On January 20, 2021, the Chamber of Deputies of the Parliament of the Czech Republic approved an amendment to the Food Act proposed by the Freedom and Direct Democracy Party (SPD), which implements an unprecedented anti-market measure in the form of food sales quotas into Czech legislation.
The legal norm favors Czech producers over foreign competitors by setting minimum quotas for specific foodstuffs sold (not offered) in retail outlets with an area of more than 400 square meters. However, this amendment is a completely unnecessary state intervention in the principles of the free market and free international trade.
Download full article:
MARTIN PÁNEK / FOOD SELF-SUFFICIENCY: AN ANALYSIS OF A DEFEATED CZECH BILL
These would positively impact economic rents for a narrow interest group of domestic agricultural producers, but would negatively impact the rest of the society, particularly by reducing the freedom of choice of consumers and retailers, reducing the availability of selected foods, upward pressure on prices, etc.
Arguments put forward by sponsors of the legislation can be summed up as:
“ will enable regional food producers to better establish themselves in the domestic market,  help […] maintain employment in rural areas and ultimately  reduce the carbon footprint by reducing food imports across Europe”.
The controversy surrounding the issue is evidenced not only by the heated expert debate, which has seen absurd arguments from the proponents of the regulation, but also by the declarations of eight EU countries with a negative opinion on the plan, as well as the debate on the inconsistency of the regulation with EU law.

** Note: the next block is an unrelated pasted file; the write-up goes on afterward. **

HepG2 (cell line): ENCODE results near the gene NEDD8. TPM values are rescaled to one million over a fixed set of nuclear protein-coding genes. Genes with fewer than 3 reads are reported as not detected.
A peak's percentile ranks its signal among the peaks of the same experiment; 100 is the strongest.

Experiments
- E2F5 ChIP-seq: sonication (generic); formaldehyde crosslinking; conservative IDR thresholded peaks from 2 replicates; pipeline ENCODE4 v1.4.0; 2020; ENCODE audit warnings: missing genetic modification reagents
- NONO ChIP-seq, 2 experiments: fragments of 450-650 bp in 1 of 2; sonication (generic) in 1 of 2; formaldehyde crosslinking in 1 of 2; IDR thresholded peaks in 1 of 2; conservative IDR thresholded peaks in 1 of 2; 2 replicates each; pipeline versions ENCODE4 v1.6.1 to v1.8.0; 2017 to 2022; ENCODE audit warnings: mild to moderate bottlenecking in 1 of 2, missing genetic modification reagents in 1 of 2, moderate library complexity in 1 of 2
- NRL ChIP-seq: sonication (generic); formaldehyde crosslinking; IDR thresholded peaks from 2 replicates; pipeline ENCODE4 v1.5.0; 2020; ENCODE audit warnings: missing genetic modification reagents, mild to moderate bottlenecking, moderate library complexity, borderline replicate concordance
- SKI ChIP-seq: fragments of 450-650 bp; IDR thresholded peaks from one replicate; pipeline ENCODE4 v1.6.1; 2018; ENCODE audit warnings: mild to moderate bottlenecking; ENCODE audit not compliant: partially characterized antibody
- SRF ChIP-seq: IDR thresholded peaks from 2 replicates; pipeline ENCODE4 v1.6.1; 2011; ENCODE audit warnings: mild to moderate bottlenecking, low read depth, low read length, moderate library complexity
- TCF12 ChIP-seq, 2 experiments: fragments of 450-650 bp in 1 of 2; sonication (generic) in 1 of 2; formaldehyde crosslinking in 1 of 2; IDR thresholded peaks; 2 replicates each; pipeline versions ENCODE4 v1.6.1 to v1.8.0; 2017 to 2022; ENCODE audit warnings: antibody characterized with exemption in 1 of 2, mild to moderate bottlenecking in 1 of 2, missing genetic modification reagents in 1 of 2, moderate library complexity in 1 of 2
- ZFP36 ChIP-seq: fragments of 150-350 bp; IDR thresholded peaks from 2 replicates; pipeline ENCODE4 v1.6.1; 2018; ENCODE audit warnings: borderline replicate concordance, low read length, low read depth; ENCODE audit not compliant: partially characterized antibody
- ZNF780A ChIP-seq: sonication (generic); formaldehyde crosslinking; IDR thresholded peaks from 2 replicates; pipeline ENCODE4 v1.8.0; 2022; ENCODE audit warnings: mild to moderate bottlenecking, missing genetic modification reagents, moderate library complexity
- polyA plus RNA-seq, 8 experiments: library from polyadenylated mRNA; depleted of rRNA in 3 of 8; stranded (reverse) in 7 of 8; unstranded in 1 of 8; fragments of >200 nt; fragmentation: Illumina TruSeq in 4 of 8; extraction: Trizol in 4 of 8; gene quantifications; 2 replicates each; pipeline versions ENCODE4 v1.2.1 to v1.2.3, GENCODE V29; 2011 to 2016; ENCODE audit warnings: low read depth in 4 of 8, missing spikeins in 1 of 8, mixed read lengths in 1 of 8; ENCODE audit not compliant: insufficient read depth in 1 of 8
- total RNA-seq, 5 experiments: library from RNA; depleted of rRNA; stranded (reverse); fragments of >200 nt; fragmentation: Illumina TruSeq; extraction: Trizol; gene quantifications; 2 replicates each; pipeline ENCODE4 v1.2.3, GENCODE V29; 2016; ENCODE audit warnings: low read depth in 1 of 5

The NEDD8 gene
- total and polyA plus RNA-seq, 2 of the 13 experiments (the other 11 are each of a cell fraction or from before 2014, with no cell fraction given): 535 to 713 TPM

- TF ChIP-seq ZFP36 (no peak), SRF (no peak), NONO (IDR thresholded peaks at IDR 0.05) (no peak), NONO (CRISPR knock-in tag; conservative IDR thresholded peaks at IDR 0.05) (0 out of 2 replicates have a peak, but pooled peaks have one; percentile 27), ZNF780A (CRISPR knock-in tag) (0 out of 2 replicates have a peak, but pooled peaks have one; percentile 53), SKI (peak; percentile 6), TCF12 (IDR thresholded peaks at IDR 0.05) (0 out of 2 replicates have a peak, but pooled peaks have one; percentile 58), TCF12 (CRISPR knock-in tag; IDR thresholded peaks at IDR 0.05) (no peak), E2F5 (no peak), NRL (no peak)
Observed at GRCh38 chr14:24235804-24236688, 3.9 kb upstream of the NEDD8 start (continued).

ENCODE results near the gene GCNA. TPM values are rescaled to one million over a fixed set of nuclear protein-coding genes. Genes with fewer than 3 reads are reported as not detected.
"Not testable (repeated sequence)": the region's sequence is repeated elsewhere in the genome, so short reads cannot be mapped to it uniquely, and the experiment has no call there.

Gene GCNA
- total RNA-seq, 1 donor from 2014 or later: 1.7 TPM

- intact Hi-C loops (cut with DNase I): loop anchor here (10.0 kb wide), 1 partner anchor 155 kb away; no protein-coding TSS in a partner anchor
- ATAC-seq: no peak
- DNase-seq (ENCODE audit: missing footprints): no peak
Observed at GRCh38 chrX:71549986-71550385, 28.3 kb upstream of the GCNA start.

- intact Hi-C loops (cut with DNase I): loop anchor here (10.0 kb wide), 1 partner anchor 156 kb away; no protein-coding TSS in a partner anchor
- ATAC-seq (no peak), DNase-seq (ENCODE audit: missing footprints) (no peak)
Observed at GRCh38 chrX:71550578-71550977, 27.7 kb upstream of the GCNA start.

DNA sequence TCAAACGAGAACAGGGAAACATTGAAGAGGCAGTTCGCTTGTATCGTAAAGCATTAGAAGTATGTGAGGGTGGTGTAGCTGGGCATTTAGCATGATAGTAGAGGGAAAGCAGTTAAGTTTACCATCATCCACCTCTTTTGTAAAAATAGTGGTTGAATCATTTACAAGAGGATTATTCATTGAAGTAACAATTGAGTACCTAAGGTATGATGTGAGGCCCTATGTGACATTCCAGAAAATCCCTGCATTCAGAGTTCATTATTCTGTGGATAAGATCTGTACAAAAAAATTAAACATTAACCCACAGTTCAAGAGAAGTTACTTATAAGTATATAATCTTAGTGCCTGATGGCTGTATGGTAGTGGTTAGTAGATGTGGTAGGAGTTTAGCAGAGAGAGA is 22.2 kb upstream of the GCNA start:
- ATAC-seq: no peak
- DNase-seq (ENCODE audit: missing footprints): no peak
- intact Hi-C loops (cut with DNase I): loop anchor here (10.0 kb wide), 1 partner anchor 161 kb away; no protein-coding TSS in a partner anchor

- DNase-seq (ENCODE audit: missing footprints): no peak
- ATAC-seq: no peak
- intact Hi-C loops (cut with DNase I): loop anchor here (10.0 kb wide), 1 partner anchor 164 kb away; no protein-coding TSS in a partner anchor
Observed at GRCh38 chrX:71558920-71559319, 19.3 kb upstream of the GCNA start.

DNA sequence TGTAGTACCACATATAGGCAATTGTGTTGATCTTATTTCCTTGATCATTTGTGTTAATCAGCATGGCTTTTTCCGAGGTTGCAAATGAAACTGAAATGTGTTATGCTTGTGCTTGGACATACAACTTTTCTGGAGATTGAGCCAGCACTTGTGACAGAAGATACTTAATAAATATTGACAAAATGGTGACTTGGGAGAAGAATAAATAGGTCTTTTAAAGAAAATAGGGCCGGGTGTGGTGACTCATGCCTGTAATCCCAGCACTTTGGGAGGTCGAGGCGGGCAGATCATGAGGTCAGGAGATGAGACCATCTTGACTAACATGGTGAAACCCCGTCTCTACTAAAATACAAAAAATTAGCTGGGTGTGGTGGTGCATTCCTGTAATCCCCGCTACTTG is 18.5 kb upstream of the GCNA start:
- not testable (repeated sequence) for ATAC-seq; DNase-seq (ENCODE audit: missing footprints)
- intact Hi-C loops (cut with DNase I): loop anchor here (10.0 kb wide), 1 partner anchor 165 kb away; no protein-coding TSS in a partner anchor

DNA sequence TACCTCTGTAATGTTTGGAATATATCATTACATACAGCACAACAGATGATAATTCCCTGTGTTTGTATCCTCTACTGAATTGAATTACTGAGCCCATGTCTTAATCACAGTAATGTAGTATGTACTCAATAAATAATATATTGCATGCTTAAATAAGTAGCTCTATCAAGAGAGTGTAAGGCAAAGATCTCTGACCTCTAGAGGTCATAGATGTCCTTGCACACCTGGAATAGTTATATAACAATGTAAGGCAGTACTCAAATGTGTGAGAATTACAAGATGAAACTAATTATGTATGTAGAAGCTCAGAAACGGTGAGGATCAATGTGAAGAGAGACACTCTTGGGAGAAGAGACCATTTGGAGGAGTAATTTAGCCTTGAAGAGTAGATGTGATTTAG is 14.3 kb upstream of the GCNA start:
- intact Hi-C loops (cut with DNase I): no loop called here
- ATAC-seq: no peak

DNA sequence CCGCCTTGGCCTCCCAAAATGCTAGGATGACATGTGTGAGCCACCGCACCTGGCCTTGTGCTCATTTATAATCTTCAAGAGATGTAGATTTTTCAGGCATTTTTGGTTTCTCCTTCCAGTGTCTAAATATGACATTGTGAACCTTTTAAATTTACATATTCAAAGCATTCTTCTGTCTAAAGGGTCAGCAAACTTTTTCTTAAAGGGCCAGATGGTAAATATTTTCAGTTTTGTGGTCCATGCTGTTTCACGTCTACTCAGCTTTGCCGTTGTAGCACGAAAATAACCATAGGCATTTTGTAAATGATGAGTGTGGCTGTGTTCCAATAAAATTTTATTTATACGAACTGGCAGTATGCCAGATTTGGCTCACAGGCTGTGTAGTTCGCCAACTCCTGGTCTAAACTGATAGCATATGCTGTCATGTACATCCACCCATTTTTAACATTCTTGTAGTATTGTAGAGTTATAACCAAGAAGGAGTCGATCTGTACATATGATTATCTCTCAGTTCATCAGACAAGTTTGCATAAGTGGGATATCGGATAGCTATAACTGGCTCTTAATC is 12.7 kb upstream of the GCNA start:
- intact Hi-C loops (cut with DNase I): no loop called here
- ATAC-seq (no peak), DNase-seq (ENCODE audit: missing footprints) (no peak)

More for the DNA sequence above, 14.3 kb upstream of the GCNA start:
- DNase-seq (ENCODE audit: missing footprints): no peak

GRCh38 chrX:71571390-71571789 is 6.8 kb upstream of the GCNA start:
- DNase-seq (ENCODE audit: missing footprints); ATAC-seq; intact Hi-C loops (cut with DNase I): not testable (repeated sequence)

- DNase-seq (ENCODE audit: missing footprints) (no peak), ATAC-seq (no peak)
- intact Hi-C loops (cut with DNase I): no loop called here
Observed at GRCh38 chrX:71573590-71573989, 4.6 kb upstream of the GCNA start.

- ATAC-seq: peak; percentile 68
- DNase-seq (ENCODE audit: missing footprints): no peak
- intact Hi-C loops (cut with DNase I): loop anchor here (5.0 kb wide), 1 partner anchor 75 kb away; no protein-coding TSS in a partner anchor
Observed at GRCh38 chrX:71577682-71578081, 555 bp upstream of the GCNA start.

The Senate of the Parliament of the Czech Republic has rejected an amendment to the Food Act proposed by a group of MPs to increase food self-sufficiency. The bill was ultimately rejected, after pressure mounted on the Prime Minister to not support this bill.
However, food self-sufficiency is an idea that never dies, and it is certain to make a comeback sooner or later. The relevant interest groups have lobbied for thirty years and are unlikely to give up. We therefore consider the issue not moot and analyze it.
This study provides a brief analysis of the text of the proposal and a description of the current situation on the Czech food market.
A Problematic Bill
The key passage of the amendment to the Food Act is the following text:
“(3) A food business operator operating a retail outlet shall ensure that the proportion of selected staple foods from the short supply chain […] sold to final consumers in each retail outlet operated by him is
(a) a minimum of 55% in calendar year 2022, […]
g) a minimum of 73% in calendar year 2028 and subsequent years.”